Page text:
With Councilman Larry Shirley retiring from his West Ashley council seat, Yvonne Evans will be the longest-serving member on Charleston City Council. With two decades under her belt, Evans represents the neighborhoods around the College of Charleston and the communities just over the river in West Ashley.

She is running on a career of addressing resident concerns. Her opponent in the Nov. 3 City Council elections, peninsula lawyer Michael Seekings, isn’t knocking her accomplishments; he’s instead taking issue with the length of her service.

Seekings says experience can be a plus, but so can energy and enthusiasm. He would limit his time on council to two four-year terms.

“It’s City Council. It shouldn’t be franchised,” he says. “That’s a position that needs turnover and new blood.”

Evans says she’s got more than enough energy to keep representing the district.

“I work as hard as anybody on that council,” she says. Evans chairs the council’s Real Estate Committee and sits on several local nonprofit boards, including the Charleston Area Regional Transportation Authority and the Charleston Area Convention and Visitors Bureau. “I don’t just go in there and occupy a seat.”

That’s about all the sparks in this race. The candidates share several concerns, including a common gripe about traffic.

Both support streetscaping improvements that would slow traffic. Seekings points to concerns on West Ashley’s St. Andrews Boulevard.

“That’s a raceway over there,” he says, supporting a narrower road with bike lanes and a median.

Evans has successfully campaigned for two-way routes on several peninsula streets, including Wentworth and Beaufain streets and Ashley and Rutledge avenues.

“I walk a lot in the neighborhood, and you can just sense the difference in the traffic,” she says.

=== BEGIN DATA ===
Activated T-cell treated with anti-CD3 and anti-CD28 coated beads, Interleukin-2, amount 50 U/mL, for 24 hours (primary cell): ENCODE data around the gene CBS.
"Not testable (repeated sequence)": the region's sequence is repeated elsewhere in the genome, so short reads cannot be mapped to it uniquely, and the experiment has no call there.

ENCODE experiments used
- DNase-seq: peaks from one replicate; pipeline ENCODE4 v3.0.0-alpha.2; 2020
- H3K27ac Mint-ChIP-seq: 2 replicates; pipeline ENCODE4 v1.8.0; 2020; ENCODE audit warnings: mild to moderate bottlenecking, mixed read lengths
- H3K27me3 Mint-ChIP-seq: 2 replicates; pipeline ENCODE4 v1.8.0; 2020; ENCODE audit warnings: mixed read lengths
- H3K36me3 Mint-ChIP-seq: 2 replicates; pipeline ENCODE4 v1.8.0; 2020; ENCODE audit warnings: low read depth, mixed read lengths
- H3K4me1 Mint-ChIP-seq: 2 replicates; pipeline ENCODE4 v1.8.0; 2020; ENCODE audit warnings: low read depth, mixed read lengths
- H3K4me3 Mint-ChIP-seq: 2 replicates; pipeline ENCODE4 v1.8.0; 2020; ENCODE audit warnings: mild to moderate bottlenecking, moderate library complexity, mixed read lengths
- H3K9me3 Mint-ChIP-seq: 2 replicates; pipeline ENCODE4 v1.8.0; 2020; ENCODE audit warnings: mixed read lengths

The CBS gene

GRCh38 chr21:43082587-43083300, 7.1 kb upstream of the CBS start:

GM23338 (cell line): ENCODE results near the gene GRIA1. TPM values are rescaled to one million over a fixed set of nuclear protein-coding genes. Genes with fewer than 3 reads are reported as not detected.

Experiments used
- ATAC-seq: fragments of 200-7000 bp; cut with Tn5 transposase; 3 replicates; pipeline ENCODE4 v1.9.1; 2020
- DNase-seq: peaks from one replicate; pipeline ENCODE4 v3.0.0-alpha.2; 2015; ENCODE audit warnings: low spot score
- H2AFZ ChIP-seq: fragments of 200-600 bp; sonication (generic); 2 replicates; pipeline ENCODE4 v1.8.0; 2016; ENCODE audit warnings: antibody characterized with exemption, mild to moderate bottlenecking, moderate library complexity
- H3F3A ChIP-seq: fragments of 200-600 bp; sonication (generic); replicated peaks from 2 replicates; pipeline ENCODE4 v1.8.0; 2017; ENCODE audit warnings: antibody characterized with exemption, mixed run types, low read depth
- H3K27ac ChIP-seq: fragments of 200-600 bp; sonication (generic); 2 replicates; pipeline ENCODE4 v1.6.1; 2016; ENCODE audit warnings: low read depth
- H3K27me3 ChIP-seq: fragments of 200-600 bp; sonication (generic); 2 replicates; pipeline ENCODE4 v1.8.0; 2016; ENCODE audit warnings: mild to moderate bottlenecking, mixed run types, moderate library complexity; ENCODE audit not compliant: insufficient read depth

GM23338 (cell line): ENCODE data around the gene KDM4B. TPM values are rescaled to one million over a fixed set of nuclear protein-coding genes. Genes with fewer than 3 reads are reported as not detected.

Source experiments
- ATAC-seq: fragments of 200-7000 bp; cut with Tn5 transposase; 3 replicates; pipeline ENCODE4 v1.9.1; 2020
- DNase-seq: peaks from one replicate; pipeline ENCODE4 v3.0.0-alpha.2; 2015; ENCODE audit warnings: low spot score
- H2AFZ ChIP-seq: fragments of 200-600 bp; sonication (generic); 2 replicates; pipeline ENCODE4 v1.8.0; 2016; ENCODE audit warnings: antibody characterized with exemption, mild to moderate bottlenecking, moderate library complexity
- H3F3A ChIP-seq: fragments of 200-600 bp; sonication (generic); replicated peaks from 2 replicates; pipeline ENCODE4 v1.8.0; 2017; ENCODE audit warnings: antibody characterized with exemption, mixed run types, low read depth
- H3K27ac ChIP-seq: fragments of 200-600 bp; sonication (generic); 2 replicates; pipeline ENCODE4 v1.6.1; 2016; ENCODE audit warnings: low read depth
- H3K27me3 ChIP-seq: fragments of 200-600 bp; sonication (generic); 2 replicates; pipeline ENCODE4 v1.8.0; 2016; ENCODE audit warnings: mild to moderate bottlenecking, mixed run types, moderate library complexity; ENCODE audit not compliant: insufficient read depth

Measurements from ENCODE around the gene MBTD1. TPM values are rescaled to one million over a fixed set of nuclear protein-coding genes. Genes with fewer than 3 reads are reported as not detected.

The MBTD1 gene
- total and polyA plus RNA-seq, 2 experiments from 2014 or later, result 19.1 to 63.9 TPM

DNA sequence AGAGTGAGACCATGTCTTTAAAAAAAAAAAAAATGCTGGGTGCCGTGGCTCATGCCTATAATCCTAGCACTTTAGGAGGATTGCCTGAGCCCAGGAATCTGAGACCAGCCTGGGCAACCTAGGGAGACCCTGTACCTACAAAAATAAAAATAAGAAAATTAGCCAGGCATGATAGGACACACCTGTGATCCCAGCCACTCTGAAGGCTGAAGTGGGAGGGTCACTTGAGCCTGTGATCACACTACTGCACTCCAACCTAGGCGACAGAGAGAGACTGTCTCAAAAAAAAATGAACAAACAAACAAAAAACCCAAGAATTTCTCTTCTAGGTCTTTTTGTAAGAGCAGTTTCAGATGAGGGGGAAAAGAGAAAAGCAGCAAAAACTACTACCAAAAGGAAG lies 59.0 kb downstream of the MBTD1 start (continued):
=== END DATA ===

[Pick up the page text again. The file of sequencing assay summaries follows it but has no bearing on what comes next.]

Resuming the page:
But more work needs to be done to slow traffic on Rutledge, which she also considers too wide for the neighborhood.

Both candidates support swift action on an Ashley River pedestrian and bike bridge that could make a dent in commuter traffic for West Ashley neighborhoods.

Peninsular flooding is also a shared priority for the candidates. Evans notes that the city continues to address flooding concerns based on a prioritized list, and could start moving soon on Harleston Village improvements if a federal grant comes through for the larger Crosstown drainage fix.

Seekings says he understands there’s little money to address the problem, but he’s frustrated at the slow progress for some flooding issues identified in the city’s drainage plan 25 years ago.

“It’s an expensive fix, but it’s probably more expensive not to fix it,” he says, suggesting it’s a deterrent to locating businesses downtown.

Seekings would consider increasing stormwater fees to expedite improvements.

“If you have to do it, you might as well do it now because it’s not getting any cheaper,” he says. “And I think the city will get it back.”

Even though it should be a tough budget year for the city, Evans says the council should make difficult choices in order to balance the budget and avoid tax increases for residents.

Seekings wants to help local businesses in particular, suggesting a second look at some city licenses and fees, including more parking amnesty on weekends.

“That’s a no brainer,” he says. “Let’s support those who have stayed and supported us.”

Evans helped develop a working relationship between the city and the College of Charleston to address neighborhood issues, including recent efforts to reduce trash and inconvenience when a flood of students move out in the same weekend.

A resident of the campus community, Seekings says he’s personally invested in communicating with the school on issues, including landlords who stuff too many students into homes zoned for single families.

Community involvement is important to both candidates. Evans says she often seeks out support for city initiatives, like working with neighborhood presidents to lower the speed limit on Folly Road in West Ashley.

Seekings says he’ll go further to keep residents informed of council business through a district website.

Learn more about the candidates at: yvonneforcharleston.com, and mikeseekings.com